The work of these projects in opening access is vital. Nearly half of the Latinx students enrolled in colleges and universities attend two-year institutions – not generally ones with large research archives. It is vital to our communities that our archives be accessible to these students – that they have the opportunity to work with archival materials and do archival research. These projects are also vital to scholars like myself – without this work I would be unable to do my own. It’s vital to ethnic studies classes that these archives and projects continue, that these histories are able to be written.
Why then are these projects, and other Latinx DH work, not getting attention or adequate funding and institutional support? Why are they struggling to find server space, to get funding, to be recognized as vital digital humanities work? Why is their labor used without proper acknowledgment? I believe it’s partly because the Latinx decolonial praxis baked into these projects from their conception is so resistant to the traditional archive, which has a history of colonization in its collecting practices. This not being recognized and understood is itself a reflection of the lack of understanding and value placed on US Latinx history and culture. Thus DH work, which is vital to my scholarship and that of other Latinx scholars, so much so that our publications, classes, and careers are built or being built on it, is not seen as vital, brilliant, original work is a source of deep frustration.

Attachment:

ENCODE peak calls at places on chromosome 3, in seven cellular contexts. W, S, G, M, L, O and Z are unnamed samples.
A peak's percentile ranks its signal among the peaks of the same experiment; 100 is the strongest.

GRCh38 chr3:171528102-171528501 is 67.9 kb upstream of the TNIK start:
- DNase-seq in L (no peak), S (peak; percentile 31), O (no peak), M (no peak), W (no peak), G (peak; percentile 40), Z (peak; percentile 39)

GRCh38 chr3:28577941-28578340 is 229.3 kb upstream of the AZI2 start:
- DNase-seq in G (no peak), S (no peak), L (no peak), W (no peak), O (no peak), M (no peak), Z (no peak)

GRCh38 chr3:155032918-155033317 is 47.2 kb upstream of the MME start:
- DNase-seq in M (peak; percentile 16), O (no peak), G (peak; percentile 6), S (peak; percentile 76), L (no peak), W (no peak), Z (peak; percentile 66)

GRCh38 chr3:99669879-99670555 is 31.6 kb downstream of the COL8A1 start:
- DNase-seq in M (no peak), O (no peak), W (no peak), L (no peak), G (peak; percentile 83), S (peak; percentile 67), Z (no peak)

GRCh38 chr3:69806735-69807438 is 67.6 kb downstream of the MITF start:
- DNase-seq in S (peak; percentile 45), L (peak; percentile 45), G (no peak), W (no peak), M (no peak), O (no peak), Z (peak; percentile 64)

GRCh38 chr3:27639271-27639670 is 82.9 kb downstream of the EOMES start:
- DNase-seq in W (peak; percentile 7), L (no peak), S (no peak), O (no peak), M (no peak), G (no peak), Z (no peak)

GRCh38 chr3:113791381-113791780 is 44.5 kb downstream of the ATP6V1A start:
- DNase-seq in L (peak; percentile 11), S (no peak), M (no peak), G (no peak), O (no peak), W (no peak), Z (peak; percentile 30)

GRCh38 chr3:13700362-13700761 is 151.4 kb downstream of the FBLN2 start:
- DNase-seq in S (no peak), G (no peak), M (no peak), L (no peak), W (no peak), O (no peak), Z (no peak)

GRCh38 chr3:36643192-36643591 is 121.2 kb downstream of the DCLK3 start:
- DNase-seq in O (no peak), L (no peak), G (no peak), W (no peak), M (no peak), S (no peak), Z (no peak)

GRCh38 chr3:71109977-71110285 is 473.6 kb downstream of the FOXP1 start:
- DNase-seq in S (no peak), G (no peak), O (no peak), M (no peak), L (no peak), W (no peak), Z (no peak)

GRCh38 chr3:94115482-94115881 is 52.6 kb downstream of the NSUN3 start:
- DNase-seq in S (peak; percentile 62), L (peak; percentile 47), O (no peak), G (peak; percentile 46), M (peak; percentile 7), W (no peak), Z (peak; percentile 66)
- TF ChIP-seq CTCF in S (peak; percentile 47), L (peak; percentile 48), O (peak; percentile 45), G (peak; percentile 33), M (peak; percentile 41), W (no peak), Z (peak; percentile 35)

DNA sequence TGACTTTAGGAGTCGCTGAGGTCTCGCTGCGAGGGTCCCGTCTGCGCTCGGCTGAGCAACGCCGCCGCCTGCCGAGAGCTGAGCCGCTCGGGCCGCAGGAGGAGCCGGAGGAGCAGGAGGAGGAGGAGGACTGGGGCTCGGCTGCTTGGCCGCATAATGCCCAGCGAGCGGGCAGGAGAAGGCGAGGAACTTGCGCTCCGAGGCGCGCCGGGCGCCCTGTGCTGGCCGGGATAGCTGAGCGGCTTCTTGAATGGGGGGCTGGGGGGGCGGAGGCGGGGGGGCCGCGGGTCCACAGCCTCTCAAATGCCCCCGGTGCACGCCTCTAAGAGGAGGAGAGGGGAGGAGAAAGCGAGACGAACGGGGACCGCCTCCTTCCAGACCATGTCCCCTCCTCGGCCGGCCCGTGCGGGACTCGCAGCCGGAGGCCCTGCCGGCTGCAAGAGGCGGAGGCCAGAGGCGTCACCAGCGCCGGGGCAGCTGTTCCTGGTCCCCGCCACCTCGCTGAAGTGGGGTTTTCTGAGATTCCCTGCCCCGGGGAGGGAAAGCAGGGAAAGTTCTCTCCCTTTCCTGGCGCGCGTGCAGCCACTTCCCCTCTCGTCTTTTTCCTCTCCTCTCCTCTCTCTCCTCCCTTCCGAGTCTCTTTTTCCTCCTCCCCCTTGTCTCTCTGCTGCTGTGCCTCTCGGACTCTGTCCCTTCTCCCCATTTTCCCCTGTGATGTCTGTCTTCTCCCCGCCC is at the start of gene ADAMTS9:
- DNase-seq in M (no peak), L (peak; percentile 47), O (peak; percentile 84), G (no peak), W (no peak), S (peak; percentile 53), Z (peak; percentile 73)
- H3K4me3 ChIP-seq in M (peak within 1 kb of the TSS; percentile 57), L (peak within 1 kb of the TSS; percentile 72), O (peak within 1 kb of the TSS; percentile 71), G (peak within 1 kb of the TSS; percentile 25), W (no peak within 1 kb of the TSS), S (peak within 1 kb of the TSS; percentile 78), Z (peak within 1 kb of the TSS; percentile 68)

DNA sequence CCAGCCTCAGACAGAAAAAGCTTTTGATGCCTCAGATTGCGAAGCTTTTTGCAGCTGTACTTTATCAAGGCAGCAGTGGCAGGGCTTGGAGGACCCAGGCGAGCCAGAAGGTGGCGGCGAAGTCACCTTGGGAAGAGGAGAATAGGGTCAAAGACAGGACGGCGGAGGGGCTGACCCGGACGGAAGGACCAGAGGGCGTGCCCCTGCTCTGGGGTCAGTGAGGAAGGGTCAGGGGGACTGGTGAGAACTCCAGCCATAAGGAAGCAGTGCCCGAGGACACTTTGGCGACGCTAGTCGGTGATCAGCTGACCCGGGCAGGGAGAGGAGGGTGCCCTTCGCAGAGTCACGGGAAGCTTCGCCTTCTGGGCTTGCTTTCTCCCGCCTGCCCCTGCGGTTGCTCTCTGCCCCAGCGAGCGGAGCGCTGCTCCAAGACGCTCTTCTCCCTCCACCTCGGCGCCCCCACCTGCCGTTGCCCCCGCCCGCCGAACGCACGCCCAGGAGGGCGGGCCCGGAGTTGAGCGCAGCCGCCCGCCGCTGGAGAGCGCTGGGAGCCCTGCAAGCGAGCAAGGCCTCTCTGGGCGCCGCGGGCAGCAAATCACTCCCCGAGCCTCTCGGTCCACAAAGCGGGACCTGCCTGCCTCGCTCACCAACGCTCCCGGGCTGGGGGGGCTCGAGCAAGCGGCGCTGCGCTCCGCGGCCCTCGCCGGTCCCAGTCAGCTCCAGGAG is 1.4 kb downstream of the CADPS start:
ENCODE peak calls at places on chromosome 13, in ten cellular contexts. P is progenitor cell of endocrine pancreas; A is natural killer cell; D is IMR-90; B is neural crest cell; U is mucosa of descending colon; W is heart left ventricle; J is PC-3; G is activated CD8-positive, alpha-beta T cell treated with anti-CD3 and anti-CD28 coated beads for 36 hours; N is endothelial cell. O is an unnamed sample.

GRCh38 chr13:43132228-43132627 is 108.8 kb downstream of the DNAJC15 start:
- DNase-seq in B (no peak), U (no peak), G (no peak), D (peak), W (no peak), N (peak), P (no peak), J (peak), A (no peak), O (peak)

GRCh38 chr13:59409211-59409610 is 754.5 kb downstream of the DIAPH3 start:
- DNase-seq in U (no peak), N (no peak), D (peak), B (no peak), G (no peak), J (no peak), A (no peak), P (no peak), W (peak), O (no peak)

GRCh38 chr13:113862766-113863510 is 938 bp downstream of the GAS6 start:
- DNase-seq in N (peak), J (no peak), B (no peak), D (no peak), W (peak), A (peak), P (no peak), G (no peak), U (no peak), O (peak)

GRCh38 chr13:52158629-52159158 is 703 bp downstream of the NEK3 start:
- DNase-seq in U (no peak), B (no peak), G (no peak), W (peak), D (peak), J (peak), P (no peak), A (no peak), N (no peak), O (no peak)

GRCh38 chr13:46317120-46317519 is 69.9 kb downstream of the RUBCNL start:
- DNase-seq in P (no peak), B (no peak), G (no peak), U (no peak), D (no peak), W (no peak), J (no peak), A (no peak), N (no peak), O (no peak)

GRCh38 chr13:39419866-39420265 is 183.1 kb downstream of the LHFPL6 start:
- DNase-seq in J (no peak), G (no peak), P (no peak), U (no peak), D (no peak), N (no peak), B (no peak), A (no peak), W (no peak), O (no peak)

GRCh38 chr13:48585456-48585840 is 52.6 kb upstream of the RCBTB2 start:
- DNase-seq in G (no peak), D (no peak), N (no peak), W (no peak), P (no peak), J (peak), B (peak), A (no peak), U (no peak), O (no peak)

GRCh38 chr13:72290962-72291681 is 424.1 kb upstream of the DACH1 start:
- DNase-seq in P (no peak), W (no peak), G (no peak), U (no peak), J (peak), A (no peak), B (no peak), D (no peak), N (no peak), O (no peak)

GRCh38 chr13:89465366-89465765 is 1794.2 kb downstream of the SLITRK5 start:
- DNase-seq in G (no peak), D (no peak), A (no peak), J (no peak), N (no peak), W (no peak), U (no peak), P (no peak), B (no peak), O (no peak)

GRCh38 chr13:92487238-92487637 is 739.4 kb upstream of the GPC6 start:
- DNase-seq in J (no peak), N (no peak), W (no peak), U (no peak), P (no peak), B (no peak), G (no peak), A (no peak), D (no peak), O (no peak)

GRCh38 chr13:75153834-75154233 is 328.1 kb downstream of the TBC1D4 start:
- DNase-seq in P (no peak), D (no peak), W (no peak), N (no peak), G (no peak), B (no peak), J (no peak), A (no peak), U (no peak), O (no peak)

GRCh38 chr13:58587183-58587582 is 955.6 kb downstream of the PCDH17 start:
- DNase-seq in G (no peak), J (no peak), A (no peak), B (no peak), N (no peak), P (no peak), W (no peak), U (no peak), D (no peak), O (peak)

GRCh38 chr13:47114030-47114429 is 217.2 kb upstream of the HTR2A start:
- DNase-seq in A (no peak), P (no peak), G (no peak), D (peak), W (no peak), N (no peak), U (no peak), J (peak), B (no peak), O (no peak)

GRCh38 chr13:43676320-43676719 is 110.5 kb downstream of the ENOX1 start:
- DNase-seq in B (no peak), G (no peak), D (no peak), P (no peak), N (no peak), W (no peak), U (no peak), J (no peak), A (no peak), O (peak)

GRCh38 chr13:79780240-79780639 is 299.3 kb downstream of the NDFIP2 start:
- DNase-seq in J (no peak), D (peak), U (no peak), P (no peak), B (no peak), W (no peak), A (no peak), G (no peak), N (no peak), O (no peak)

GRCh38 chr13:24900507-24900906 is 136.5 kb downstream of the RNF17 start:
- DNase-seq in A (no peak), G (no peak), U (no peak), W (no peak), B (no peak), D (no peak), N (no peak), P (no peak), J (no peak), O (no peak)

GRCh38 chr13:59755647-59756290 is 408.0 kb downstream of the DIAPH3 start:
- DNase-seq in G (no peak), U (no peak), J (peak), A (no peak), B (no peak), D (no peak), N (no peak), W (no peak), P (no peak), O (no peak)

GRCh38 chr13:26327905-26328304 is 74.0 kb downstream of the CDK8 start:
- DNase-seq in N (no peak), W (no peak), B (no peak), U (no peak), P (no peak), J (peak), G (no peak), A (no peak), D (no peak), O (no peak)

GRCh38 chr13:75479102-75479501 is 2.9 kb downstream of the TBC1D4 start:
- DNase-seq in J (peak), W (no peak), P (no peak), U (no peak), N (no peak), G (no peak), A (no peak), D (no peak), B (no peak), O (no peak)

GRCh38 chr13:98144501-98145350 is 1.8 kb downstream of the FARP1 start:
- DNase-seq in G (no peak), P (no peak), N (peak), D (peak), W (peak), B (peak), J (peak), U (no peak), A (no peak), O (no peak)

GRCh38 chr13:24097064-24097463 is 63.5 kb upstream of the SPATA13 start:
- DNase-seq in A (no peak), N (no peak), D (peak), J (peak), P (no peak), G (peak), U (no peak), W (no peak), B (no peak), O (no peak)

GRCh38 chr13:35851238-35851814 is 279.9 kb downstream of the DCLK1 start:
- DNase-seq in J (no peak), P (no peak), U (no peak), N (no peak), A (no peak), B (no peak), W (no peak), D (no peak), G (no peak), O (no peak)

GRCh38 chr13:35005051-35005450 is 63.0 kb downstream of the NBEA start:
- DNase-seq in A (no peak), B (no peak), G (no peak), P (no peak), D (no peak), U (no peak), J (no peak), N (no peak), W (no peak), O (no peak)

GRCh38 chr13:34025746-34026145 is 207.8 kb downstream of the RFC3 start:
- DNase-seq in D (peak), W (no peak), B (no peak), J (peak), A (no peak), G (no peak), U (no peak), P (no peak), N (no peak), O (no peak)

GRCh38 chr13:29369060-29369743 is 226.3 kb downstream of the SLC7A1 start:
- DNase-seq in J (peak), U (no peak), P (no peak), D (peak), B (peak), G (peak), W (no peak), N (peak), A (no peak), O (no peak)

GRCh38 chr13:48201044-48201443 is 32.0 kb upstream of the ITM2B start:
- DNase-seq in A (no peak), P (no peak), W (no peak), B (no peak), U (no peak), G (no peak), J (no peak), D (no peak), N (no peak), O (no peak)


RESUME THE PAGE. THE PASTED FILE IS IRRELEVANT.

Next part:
In 2011 when I first became, in a small way, visible in the online DH community there was a great deal of discussion about the marginal position of DH scholars and their research within their departments and universities – that DH research was seen as something other than scholarship, something outside the traditional humanities. Over the past decade, I’ve seen this landscape shift somewhat as DH scholars and scholarship has become more a part of libraries and departments across the traditional humanities.
But as Latinx, specifically, Chicanx scholars, our work as ethnic studies teachers and researchers remains marginal within our universities and departments. This is demonstrated by the way digital work in Latinx studies, projects created with using explicitly decolonial Chicanx, and Latinx praxis are not widely recognized as significant contributions to the DH field. Further, I’ve seen ideas, even specific language taken out of Latinx DH projects and scholarship, and use without reference to these projects or scholars. Those of us who know the history of second wave feminism and women of color have seen this happen before. So where is Latinx DH? It’s here, embodied by these Chicanx scholars and their work. What these projects and scholars have in common in addition to their decolonial praxis is the experience of having their work rejected and criticized for reasons specific to this decolonialism. I believe a closer examination and discussion of their decolonial praxis and community engagement can add significantly to the larger digital humanities field.
The issues I’d like to see us discuss are:
• How is your project and your DH praxis engaged with and part of the Latinx community outside the university and why is that so important?
• What are some ways your you and/or your project has found itself in conflict with “traditional” university library and archival practices and how has that affected your work?
• What could change? That is, how could a greater knowledge and understanding of Latinx DH projects and practices expand and inform digital humanities scholarship?